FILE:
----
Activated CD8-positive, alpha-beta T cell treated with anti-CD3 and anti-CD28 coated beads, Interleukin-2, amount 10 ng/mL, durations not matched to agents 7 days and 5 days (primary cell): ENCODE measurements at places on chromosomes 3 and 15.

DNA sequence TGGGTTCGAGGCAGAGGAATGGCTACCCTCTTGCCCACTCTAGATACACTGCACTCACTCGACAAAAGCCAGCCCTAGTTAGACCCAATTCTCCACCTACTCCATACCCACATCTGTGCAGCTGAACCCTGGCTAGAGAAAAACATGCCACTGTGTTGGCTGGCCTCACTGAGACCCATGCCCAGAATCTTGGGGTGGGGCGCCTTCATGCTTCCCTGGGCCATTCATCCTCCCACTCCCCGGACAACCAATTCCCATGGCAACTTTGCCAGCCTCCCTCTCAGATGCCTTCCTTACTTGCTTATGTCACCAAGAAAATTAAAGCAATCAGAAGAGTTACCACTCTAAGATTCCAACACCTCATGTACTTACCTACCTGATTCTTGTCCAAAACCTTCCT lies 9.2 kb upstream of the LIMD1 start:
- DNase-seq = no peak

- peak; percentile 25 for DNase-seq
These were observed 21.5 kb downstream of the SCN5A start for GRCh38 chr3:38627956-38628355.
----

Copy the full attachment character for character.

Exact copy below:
Activated CD8-positive, alpha-beta T cell treated with anti-CD3 and anti-CD28 coated beads, Interleukin-2, amount 10 ng/mL, durations not matched to agents 7 days and 5 days (primary cell): ENCODE measurements at places on chromosomes 3 and 15.

DNA sequence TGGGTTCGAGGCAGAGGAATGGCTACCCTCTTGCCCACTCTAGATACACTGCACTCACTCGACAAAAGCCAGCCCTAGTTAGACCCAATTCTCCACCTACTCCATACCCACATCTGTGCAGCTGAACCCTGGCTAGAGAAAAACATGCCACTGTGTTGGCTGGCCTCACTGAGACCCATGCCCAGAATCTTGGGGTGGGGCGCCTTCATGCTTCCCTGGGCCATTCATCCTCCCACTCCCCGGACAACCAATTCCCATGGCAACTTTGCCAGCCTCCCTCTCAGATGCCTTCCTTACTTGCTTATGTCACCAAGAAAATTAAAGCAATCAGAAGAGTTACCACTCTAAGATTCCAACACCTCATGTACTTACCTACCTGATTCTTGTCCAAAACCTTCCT lies 9.2 kb upstream of the LIMD1 start:
- DNase-seq = no peak

- peak; percentile 25 for DNase-seq
These were observed 21.5 kb downstream of the SCN5A start for GRCh38 chr3:38627956-38628355.